Honk! Honk! Move out of the way!
Another busy afternoon in Suzhou, China, and Brian and I were driving our impressive black rental car to visit one of the nearest and greatest tourist sites, Tong Li. Trapped in the maze of old-fashioned vehicles, we sat in our car day-dreaming, as if we'd been listening to another tedious lecture back in the university.
"What a lovely day eh? We've been sitting in this piece of junk for an hour and a half," muttered Brian as he forced his so-called ¡®junk¡¯ another loud shriek. <~~I don't understand from "as" to the end of the sentence. Are some words missing?
"Yeah, totally," I answered, though I didn't care as much because I was enjoying the traditional buildings and streets down the road. Brian did have a point though; it,<~~What is "it"? was very unusual because the locals told us that it usually takes half an hour to get to Tong Li from our inn. It wasn't even the weekend either -- just another tranquil weekday. There was something definitely wrong today.
"Hey! What's that?' asked Brian with surprise. "Oh Man! That is cool!" I looked at where Brian was pointing and found myself staring at two dogs in the middle of the road. It was common to find stray dogs in China, but something was different this time. One of them lay dead on the ground, and the other dog, which seemed to be its companion, stood next to it and did not leave.
"They must have been the ones who caused the traffic jam today," nodded Brian.
"Yeah," I replied in despair as I observed what the dog was doing. It continuously barked at slowly passing cars as though it were asking for help. Then it touched and licked its dead friend, whining, to check if it was still alive. I felt my heart being broken into pieces and washed away by waves of sorrow.
"I know! Let's go out and take some photos of it! We will be famous when we put them on the internet!" exclaimed Brian, interrupting my thoughts. Brian grabbed his brand new digital camera and stepped out of the car, heading towards the site of tragedy. "C'mon, Lucas! Quick!"
Everything changed quickly, and I felt as if I were caught in the middle of nowhere. Part of me wanted to follow Brian to take a close look at the dog. I was also affected by Brian's tempting word "famous," which drew out typical human greed within me. On the other hand, I wanted to help those dogs. Maybe I could call the police. Maybe I could ask someone for help. It was too late for that thought, though. I found myself also stepping outside the car, with my camera, following after Brian.
"It will be all right," I thought. "I will get help afterwards. I mean, why me? Everyone else is staring at the dogs, too. They are not helping them." I excused myself as I joined Brian and took several photos of stray dogs. The dog started barking at us, as if it heard what I was thinking.
"Whoa, come down there little fella! I know your friend died, and I feel sorry too. But there is nothing we can do! C'mon man, let's get going," said Brian. We got back on our car and started our journey again to Tong Li. I could still hear the dog barking, telling us to come back. "Well, I'm just a student tourist. Nothing I can do," I reassured myself and decided to enjoy my trip again.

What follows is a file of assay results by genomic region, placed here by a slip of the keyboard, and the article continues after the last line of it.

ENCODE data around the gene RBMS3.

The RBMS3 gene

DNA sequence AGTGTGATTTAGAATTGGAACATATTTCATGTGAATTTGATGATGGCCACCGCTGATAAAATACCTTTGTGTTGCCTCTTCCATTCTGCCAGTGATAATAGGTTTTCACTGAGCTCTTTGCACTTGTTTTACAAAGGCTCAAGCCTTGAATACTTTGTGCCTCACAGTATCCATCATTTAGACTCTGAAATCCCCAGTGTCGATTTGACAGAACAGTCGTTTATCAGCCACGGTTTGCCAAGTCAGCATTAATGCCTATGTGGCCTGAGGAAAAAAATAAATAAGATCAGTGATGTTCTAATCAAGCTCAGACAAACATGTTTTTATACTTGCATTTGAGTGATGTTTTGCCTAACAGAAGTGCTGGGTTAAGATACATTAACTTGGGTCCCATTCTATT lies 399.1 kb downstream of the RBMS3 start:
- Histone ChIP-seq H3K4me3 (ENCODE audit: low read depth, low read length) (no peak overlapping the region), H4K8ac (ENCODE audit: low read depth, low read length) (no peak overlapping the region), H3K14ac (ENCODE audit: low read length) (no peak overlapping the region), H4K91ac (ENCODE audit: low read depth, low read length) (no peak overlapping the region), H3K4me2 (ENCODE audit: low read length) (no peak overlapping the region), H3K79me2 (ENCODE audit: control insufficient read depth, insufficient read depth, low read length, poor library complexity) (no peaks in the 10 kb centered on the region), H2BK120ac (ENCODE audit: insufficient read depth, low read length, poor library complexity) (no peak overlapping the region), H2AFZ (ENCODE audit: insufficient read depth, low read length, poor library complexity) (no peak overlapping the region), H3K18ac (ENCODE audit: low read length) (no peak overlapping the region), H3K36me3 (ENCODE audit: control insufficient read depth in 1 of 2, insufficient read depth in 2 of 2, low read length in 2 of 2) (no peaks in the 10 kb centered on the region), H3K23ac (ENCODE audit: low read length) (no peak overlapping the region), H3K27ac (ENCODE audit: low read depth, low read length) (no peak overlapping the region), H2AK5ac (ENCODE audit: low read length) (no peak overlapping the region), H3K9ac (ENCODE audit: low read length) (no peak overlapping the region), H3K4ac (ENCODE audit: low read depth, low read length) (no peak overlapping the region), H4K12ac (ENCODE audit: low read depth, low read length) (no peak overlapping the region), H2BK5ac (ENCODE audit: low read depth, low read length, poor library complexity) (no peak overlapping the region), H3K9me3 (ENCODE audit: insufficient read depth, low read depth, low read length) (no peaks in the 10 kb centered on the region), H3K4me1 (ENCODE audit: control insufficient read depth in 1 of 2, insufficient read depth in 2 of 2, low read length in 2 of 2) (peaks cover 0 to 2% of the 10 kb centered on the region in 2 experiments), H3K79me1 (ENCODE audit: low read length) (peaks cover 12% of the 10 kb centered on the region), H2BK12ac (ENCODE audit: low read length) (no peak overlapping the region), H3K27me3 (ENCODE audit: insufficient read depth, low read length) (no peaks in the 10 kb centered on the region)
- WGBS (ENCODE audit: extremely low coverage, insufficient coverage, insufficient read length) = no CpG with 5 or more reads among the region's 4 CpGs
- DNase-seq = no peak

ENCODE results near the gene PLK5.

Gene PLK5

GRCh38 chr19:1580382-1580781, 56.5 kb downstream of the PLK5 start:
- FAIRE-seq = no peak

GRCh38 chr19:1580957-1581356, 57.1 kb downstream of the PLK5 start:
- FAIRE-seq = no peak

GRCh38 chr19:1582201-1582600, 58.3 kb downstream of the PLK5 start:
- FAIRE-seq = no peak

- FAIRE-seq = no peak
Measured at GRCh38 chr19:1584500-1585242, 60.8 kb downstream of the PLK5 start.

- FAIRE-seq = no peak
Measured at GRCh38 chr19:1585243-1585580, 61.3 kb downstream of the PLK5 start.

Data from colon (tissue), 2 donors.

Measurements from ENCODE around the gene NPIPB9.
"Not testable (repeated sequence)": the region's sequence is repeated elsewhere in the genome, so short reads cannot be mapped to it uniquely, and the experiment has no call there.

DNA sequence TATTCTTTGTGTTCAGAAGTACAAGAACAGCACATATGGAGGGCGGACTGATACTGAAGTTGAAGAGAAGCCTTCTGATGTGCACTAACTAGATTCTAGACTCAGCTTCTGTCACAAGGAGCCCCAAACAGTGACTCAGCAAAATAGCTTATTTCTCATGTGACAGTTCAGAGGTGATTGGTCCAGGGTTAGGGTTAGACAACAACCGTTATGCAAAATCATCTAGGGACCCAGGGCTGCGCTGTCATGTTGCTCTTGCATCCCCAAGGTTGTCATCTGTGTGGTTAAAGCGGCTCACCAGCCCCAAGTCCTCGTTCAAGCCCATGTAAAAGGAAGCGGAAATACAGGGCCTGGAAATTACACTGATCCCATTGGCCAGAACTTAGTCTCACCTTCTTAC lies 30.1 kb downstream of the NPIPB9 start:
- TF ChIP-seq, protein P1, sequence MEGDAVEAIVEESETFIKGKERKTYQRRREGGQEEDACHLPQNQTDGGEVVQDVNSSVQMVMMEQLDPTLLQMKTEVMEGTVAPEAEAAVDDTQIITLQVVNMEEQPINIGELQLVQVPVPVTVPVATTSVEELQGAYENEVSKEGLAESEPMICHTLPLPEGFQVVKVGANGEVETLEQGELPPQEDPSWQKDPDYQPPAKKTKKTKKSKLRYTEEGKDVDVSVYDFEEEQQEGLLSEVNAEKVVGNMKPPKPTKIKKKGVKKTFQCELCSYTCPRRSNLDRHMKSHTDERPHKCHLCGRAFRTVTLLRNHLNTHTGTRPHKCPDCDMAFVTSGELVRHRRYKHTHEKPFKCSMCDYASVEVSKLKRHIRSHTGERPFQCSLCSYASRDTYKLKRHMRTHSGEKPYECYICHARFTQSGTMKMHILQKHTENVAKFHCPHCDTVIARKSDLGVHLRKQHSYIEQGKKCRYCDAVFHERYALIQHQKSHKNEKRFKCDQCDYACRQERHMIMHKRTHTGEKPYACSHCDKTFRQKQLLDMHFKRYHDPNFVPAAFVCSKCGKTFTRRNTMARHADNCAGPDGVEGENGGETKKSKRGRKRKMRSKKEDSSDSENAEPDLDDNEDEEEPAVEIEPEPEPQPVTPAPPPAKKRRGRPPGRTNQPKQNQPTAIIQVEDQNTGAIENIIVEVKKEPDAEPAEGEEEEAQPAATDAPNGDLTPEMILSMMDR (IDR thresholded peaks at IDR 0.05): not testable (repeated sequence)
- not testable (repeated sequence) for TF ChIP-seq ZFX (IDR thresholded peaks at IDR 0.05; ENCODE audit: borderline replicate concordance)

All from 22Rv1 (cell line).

A few weeks later back home, I received a phone call from Brian in the middle of working on another exhausting assignment. He sounded extra-thrilled and screamed, "Dude! There is a photo of us on the Internet! Check it out!"
I quickly turned my laptop on and searched for the image he told me. Up on the screen in front of me were four photos. It looked pretty familiar, and I realized they were photos of the two stray dogs we saw back in China few weeks ago. The first three photos were rather gloomy; they showed exactly what we saw then: one of the dogs lying dead on the cold cement road, and the other staying right next to him. The comments added to the pictures had the same compassion as I had before I got out of our car. I scrolled down to see the last photo, and there it was. Smiling straight back into my face was the photo of me and Brian, standing right next to the two helpless dogs.
I went through some of the comments posted up on our photo. I read things like, "How can you guys possibly do that? Do you not have any compassion?" and "Man, guys like you make me sick!" First, a sense of guilt and remorse filled my body. What those people wrote was absolutely correct. I was no different from the person who killed that dog out there. I deserved to be called a cold-hearted man.
On a second thought, I asked myself, "What about the guy who put our photo up on the web? What was he doing when HE could have helped?" The feeling of sin in my heart was suddenly flushed away, replaced by hatred towards the ones who judged me with a one simple image on the screen. The phone rang, and it was Brian again.
"What do you think, mate?" he asked. "Don't worry about those stupid comments by the way."
"Yeah, I know." I replied icy cold. "I think it is bloody awesome."
(Need to clarify what "it" is in that last sentence.)
I've made many, MANY corrections throughout, but tried to keep your own voice and ideas. Read carefully, and compare my corrected copy with your original -- VERY CAREFULLY!!
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